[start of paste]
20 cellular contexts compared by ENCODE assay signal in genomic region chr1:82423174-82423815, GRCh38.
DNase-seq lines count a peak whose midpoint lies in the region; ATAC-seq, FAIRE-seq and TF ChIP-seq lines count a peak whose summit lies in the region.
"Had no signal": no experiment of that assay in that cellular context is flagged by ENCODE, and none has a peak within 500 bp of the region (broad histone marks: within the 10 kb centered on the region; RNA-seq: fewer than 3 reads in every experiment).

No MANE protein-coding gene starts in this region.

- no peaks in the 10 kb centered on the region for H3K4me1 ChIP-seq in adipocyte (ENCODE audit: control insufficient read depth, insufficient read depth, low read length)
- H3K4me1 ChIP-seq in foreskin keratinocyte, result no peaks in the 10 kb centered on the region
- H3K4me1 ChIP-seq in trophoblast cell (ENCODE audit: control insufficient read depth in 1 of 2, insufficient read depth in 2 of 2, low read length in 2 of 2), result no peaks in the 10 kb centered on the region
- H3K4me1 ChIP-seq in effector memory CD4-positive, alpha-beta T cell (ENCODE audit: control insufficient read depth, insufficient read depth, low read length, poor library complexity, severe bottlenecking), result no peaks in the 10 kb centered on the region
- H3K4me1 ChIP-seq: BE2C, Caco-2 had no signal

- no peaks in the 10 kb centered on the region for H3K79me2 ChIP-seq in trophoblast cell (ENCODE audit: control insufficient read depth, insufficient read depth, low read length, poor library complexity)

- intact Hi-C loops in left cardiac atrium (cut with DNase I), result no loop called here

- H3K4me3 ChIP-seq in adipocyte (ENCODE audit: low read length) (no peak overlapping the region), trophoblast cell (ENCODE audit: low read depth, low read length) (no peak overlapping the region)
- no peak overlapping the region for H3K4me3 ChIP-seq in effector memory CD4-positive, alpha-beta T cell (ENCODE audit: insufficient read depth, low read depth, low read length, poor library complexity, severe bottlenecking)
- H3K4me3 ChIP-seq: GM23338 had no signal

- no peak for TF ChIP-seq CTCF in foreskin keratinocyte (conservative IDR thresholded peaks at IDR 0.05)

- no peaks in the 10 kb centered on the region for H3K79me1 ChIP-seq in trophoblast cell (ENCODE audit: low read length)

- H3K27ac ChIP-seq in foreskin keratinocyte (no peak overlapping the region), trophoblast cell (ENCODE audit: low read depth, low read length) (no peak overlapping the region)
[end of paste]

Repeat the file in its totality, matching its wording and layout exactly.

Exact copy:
20 cellular contexts compared by ENCODE assay signal in genomic region chr1:82423174-82423815, GRCh38.
DNase-seq lines count a peak whose midpoint lies in the region; ATAC-seq, FAIRE-seq and TF ChIP-seq lines count a peak whose summit lies in the region.
"Had no signal": no experiment of that assay in that cellular context is flagged by ENCODE, and none has a peak within 500 bp of the region (broad histone marks: within the 10 kb centered on the region; RNA-seq: fewer than 3 reads in every experiment).

No MANE protein-coding gene starts in this region.

- no peaks in the 10 kb centered on the region for H3K4me1 ChIP-seq in adipocyte (ENCODE audit: control insufficient read depth, insufficient read depth, low read length)
- H3K4me1 ChIP-seq in foreskin keratinocyte, result no peaks in the 10 kb centered on the region
- H3K4me1 ChIP-seq in trophoblast cell (ENCODE audit: control insufficient read depth in 1 of 2, insufficient read depth in 2 of 2, low read length in 2 of 2), result no peaks in the 10 kb centered on the region
- H3K4me1 ChIP-seq in effector memory CD4-positive, alpha-beta T cell (ENCODE audit: control insufficient read depth, insufficient read depth, low read length, poor library complexity, severe bottlenecking), result no peaks in the 10 kb centered on the region
- H3K4me1 ChIP-seq: BE2C, Caco-2 had no signal

- no peaks in the 10 kb centered on the region for H3K79me2 ChIP-seq in trophoblast cell (ENCODE audit: control insufficient read depth, insufficient read depth, low read length, poor library complexity)

- intact Hi-C loops in left cardiac atrium (cut with DNase I), result no loop called here

- H3K4me3 ChIP-seq in adipocyte (ENCODE audit: low read length) (no peak overlapping the region), trophoblast cell (ENCODE audit: low read depth, low read length) (no peak overlapping the region)
- no peak overlapping the region for H3K4me3 ChIP-seq in effector memory CD4-positive, alpha-beta T cell (ENCODE audit: insufficient read depth, low read depth, low read length, poor library complexity, severe bottlenecking)
- H3K4me3 ChIP-seq: GM23338 had no signal

- no peak for TF ChIP-seq CTCF in foreskin keratinocyte (conservative IDR thresholded peaks at IDR 0.05)

- no peaks in the 10 kb centered on the region for H3K79me1 ChIP-seq in trophoblast cell (ENCODE audit: low read length)

- H3K27ac ChIP-seq in foreskin keratinocyte (no peak overlapping the region), trophoblast cell (ENCODE audit: low read depth, low read length) (no peak overlapping the region)